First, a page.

This forward-looking resource recasts the concept of healthy cities as not only a safe, pleasant, and green built environment, but also one that creates and sustains health by addressing social, economic, and political conditions. It describes collaborations between city planning and public health creating a contemporary concept of urban governance?a democratically-informed process that embraces values like equity. Models, critiques, and global examples illustrate institutional change, community input, targeted assessment, and other means of addressing longstanding sources of urban health challenges. In these ambitious pages, healthy cities are rooted firmly in the worldwide movement toward balanced and sustainable urbanization, developed not to disguise or displace entrenched health and social problems, but to encourage and foster solutions. Included in the coverage: Towards healthy urban governance in the century of the city
Integrating care across disciplines and organisations around the needs of the person with diabetes has been proposed as an approach that could improve care while reducing cost- but has it and can it? Integrated Diabetes Care- A Multidisciplinary Approach collates evidence of worldwide approaches to both horizontal integration (across disciplines) and vertical integration (across organizations) in diabetes care and describe what was done, what worked and what appeared to be the barriers to achieving the goals of the programmes. Evidence is sought from groups who have developed different approaches to integrating diabetes care in different health systems (eg insurance vs tax payer funded, single vs multiple organization, published vs unpublished). A final chapter brings the evidence together for a final discussion about what seems to work and what does not.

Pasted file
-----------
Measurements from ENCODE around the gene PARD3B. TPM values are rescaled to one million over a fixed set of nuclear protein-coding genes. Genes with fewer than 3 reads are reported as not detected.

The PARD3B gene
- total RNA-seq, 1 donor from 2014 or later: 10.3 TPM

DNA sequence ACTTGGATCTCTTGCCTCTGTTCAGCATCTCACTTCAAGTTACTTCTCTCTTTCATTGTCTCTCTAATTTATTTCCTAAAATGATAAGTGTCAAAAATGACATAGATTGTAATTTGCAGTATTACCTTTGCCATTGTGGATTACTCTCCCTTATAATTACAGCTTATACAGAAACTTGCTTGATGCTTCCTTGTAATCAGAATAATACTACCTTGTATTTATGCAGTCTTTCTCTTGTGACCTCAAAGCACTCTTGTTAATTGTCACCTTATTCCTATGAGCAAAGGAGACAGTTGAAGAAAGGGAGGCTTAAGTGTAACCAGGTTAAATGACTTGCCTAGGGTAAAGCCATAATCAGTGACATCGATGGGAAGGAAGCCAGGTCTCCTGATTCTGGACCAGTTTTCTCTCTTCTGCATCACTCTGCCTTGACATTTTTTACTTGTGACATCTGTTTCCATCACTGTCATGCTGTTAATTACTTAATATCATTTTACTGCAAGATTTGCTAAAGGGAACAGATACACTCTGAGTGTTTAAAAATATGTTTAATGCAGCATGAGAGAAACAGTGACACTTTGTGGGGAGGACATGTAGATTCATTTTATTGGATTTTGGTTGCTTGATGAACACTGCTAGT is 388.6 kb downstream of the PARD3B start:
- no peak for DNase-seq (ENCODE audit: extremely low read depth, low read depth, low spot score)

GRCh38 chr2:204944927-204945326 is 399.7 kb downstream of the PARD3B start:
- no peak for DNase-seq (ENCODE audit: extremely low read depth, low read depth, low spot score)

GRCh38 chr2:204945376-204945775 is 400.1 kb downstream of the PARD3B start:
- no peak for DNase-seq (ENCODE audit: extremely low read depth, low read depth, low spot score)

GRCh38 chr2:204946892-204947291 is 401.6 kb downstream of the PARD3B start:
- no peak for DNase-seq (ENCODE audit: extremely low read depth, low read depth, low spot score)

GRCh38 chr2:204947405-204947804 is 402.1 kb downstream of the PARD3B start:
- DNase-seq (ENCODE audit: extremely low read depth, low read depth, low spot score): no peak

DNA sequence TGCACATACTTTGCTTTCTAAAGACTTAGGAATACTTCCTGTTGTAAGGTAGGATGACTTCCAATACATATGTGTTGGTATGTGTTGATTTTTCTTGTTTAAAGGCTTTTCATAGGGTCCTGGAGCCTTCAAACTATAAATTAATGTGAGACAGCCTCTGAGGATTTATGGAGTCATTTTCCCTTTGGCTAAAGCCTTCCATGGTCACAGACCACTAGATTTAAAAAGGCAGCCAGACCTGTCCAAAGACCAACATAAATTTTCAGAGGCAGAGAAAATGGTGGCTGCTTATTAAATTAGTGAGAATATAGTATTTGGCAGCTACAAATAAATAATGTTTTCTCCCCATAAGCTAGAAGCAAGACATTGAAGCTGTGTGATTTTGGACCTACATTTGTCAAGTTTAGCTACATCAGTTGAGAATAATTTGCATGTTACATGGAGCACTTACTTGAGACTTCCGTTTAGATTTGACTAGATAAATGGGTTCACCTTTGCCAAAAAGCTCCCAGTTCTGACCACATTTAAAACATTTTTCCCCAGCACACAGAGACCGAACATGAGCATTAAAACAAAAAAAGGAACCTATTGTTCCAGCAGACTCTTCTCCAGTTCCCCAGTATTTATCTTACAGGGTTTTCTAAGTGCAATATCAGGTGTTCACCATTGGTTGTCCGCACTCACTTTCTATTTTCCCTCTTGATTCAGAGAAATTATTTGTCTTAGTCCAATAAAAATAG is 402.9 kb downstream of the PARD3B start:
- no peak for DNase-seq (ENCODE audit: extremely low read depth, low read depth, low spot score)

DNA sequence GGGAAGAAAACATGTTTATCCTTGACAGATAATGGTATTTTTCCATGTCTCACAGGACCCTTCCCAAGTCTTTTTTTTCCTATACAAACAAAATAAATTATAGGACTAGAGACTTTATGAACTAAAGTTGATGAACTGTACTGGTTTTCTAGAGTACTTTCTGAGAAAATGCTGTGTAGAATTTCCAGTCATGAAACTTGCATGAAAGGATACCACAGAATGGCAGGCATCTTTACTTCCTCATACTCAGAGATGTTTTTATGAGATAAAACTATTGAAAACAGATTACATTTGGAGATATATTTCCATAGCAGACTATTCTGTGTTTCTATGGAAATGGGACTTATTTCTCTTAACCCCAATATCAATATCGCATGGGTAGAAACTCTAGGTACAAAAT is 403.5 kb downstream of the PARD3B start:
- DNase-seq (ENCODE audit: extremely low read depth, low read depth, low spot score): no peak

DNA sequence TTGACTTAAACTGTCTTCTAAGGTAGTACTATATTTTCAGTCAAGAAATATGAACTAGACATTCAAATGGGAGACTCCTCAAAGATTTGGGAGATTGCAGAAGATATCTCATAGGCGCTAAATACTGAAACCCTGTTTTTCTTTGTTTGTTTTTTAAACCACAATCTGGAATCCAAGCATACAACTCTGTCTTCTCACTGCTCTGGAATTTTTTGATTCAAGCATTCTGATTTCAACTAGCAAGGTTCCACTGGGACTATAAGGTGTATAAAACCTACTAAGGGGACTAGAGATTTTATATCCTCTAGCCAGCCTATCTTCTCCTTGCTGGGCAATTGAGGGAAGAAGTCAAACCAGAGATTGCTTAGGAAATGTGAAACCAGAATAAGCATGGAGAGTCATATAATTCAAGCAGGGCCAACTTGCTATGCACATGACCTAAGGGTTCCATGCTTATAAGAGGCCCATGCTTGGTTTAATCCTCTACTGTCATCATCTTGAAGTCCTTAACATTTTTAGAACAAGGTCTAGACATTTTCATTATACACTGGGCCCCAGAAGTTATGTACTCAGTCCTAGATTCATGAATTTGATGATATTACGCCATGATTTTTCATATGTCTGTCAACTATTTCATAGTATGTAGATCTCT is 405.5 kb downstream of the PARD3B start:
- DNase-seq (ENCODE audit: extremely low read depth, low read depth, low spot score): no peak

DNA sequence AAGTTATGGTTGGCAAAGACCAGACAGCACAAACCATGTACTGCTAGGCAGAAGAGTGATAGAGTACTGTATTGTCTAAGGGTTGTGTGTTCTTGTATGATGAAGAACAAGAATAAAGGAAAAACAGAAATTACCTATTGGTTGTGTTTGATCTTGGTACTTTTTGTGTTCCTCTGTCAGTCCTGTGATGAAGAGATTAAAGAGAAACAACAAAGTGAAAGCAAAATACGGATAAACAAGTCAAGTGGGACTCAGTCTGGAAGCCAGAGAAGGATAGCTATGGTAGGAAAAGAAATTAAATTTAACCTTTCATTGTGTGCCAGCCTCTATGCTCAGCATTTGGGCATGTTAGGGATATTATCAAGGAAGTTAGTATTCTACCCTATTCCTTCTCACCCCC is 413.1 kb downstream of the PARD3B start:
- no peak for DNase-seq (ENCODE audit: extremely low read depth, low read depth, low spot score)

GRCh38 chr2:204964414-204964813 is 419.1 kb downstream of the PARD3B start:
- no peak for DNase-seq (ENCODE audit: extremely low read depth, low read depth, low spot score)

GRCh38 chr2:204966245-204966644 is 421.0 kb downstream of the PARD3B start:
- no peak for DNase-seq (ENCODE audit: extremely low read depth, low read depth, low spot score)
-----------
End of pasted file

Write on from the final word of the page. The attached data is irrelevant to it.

An updated and expanded new edition of a widely-used guide to the theory and practice of psychodynamic psychotherapy, Cabaniss& Psychodynamic Psychotherapy: A Clinical Manual, 2nd Edition provides material for readers to apply immediately in their treatment of patients.
This book provides a comprehensive and systematic state-of-the science review of major primary care delivery models, how they address specific needs of older adults, and available evidence for their efficacy. Written by experts in the field, this book explores the patient-centered medical home model (PCMH) in depth and dives into the complexities of the ?medical neighborhood?. It describes and analyzes primary care specifically directed toward special, complex populations, such as the Health Home for safety net patients with mental health needs, and intensive primary care for older adults. It reviews an array of primary care models related to dual eligible patients including the GRACE primary care consultation model and PACE models. It describes primary care with Advanced Practice Nurses and Physician Assistants and explores in-depth the massive effort within the VA to develop the Patient Activated Care Team (PACT), a VA form of the PCMH that also has several offshoots that address complex older veterans and veterans with severe mental illness. Finally, it illuminates rarely discussed primary care that occurs within the home and within long-term care. Throughout the entire book, experts navigate the workforce, care quality, and financing challenges of primary care for older adults. Primary Care for Older Adults is a valuable resource for clinicians, researchers, patients, caregivers and their advocates, and policy makers who have an interest in designing, promoting, and implementing high quality primary care for older adults.